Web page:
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In order to ship the much-needed equipment, the Department of Defense needs to be given a place where it can be sent by civilian authorities who need to decide where the items are most needed.
“There was a discussion with HHS about where to send them. And then they said: Hey wait, we’re trying to take a look at the required demand and so we were asked to just wait while just a bit and I won’t speak for them, but we were able to deploy 2,000, “said Lieutenant General Giovanni Tuck.
Tuck said he had no details about the HHS decisions, but added that “we didn’t provide any because we were asked from last night to keep only those we have and then we’ll push them, when they’re ready for them. “
He emphasized that 1,000 fans will be fully ready for shipping as soon as the Pentagon gets a destination for shipping. The other 1,000 can also be assembled and shipped within days of receiving the order he specified.
The uncertainty arises from the fact that health experts continue to say that urgently more respirators and ventilators are needed to cope with the increase in coronavirus patients in hospitals across the country. Doctors have also asked for help related to testing the virus, but a few days after Pentagon officials offered to help in this area, it remains unclear whether they started.
Civilian Pentagon officials have repeatedly said they provide ventilators and five million N-95 respirators. So far, only 1.5 million masks have been sent out by the Pentagon. Another 500,000 are to be dispatched within a few days.
But HHS and FEMA have given DoD no indication of when or where exactly they want the other three million articles.
CNN asked HHS for a comment.
Defense Minister Mark Esper told reporters at a briefing on March 17 that the department was ready to distribute up to 2,000 ventilators “as needed”.
“We are ready to distribute up to 2,000 usable ventilators to HHS for use as needed. These machines differ from their civil counterparts and require special training for operations. However, we strive to meet HHS requirements for each in every possible way, “he said at the time.
“The department has also made our 14 certified coronavirus test laboratories available to non-DOD employees. For this purpose, we will shortly be offering two additional laboratories. We hope that this will provide overcapacity for the civilian population,” added Esper.
During this briefing, Esper admitted that “if you look at the number of people projected who may need ventilators, 2,000 won’t do much about it, but we can offer what we have.”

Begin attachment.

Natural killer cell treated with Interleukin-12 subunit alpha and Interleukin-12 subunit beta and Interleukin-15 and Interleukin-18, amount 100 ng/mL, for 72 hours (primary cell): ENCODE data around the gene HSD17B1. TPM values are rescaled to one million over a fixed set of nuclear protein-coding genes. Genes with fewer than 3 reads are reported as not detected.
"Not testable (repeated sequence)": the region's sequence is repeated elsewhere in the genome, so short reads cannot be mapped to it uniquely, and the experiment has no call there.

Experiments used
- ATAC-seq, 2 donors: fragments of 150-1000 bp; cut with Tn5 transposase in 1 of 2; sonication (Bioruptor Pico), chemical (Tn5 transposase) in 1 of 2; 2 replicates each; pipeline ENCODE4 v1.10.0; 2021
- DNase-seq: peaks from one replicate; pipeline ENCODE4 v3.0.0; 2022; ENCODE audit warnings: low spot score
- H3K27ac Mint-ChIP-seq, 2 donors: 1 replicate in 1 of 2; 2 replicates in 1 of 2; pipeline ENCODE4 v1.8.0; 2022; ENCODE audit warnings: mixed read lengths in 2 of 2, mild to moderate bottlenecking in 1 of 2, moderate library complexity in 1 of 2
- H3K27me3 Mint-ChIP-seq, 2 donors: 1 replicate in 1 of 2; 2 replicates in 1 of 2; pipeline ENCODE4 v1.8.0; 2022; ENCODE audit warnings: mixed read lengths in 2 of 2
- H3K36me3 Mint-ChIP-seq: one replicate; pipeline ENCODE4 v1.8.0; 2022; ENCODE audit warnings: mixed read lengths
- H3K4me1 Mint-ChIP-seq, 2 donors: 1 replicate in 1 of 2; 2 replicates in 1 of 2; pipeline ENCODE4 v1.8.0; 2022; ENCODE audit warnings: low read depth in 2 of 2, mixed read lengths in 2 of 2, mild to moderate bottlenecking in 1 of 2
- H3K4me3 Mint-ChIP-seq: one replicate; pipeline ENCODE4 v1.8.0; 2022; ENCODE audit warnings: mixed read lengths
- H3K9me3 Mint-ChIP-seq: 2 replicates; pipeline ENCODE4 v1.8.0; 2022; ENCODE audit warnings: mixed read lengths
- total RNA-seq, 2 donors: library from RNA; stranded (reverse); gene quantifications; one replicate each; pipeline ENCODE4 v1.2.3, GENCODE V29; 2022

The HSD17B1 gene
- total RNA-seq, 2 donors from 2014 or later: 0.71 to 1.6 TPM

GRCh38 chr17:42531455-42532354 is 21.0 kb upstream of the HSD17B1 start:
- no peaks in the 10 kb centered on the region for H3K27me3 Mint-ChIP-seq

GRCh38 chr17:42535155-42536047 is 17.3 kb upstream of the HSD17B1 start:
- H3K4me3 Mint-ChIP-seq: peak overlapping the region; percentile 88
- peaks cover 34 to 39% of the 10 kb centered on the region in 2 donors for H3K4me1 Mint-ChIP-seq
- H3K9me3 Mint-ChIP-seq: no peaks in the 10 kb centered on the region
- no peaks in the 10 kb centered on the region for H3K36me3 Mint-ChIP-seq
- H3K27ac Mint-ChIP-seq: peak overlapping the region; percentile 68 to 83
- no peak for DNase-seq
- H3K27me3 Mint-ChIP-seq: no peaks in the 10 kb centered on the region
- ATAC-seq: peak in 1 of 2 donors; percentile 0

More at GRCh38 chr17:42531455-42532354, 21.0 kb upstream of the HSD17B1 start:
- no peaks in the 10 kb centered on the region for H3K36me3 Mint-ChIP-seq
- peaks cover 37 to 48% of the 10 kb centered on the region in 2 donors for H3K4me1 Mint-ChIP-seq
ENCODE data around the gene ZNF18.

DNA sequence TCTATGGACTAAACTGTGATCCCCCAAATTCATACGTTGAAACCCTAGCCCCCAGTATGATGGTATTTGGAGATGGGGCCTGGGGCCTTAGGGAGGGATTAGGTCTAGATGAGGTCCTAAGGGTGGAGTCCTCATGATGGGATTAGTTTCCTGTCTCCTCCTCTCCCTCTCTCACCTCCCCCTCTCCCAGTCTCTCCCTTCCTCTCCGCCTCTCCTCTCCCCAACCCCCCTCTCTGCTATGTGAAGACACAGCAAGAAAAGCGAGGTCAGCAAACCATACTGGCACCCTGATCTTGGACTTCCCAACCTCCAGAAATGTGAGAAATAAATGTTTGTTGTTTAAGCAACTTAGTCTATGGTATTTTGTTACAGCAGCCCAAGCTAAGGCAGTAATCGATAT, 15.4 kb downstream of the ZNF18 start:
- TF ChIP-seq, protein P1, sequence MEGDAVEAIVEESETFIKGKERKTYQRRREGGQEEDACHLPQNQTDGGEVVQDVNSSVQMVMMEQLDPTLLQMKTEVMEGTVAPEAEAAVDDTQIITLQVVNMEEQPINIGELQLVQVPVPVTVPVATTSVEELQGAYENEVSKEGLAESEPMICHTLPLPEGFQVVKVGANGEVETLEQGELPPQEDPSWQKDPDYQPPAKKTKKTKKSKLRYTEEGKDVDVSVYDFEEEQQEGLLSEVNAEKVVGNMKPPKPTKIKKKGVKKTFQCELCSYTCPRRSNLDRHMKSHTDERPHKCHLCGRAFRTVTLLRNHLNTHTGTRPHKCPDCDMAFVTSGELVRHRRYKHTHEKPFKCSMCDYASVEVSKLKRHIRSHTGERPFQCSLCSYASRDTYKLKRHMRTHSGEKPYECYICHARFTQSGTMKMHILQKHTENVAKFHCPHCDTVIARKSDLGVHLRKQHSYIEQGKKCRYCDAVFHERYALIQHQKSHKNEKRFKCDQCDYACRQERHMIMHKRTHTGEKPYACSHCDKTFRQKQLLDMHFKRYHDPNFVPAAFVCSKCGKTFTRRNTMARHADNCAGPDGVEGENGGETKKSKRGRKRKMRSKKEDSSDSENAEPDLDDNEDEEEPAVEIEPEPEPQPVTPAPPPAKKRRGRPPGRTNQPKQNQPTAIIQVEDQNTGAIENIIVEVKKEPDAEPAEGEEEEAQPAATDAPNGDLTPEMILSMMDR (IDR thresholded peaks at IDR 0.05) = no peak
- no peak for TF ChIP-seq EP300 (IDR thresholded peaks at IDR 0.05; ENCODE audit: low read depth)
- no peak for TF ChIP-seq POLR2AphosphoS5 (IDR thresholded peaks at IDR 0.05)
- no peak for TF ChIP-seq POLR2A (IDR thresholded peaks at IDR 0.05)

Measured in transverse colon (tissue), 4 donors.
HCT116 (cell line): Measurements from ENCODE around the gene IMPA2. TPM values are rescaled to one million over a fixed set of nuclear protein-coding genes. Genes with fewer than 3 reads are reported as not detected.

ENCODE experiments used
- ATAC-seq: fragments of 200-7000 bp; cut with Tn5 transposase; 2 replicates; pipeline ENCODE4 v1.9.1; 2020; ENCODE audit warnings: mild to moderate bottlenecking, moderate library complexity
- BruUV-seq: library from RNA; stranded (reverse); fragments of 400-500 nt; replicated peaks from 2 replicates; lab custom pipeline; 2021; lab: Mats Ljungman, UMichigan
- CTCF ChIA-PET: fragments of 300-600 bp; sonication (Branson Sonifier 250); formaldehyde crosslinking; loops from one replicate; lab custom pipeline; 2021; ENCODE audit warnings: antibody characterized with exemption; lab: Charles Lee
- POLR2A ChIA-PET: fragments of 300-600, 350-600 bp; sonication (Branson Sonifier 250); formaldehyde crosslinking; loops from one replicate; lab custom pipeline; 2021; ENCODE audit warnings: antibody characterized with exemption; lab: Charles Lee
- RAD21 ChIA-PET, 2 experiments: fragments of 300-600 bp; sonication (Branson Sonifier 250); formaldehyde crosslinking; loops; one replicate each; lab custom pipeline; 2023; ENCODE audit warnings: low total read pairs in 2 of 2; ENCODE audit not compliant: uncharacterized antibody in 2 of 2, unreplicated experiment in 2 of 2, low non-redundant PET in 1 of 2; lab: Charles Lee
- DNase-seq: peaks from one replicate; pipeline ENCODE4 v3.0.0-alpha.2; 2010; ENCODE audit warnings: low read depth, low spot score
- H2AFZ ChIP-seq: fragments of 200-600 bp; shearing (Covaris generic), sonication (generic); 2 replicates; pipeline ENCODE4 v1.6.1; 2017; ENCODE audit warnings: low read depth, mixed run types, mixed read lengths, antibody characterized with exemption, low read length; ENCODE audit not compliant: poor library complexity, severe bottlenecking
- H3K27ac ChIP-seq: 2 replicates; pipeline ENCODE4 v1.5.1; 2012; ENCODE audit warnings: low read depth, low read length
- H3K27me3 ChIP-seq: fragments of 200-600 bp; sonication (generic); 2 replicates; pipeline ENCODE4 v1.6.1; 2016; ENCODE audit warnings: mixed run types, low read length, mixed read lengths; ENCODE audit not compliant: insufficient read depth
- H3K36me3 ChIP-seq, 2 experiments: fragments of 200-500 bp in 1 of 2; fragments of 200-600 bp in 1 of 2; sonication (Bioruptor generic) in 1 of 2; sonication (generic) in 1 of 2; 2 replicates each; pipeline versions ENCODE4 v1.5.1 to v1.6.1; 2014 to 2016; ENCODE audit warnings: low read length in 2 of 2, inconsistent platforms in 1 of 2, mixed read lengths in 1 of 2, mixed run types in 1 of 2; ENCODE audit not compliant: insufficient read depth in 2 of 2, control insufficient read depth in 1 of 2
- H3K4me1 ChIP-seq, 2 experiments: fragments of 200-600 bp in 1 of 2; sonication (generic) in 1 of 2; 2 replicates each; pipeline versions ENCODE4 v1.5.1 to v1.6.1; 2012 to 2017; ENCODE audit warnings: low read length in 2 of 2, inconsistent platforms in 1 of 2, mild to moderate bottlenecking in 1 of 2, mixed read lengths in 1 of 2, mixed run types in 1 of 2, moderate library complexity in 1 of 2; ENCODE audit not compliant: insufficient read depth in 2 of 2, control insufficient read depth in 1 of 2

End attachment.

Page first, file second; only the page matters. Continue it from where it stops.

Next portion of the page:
In addition, it remains unclear whether the Pentagon tested civilian patients for the virus more than two weeks after Esper offered it.
“We cannot fully utilize our capacities in our laboratories around the world,” said Brig. General Paul Friedrichs said at a Pentagon press conference last week that the Department of Defense currently operates 16 laboratories that can perform the test.
“We have not received an RFA from HHS, a request for support that I know of,” he said. “But we have capacities in some of our laboratories. We identified that with HHS.”
A few hours after the Pentagon announced that it had received no request for assistance with testing, HHS informed CNN that it had since made a “first request for assistance” from the Department of Defense.
“HHS initially asked DOD for support, and both departments are evaluating the ability to become a partner in testing,” the HHS statement said.
CNN has requested an update from the Pentagon, but has not yet received a response.
Meanwhile, the military continues to deal with an increasing number of positive cases in its ranks.
By Tuesday morning, 716 US service members had tested positive for the virus. and the first military death related to Covid-19 was announced on Monday.
The growing number of cases is the latest sign that the virus has become a national security challenge.
In addition to spreading within the armed forces, US commanders around the world had previously expressed concerns that, according to several defense officials, there is a risk that military readiness will deteriorate if allies close borders and travel.
Nevertheless, the Department of Defense said in a press release on Monday that it “took dramatic mitigation measures to protect service members, civilians, contractors, and their families from coronavirus.”
“This includes the obligation to distance ourselves socially, to end certain work and training activities and to provide tests and support for our community members.”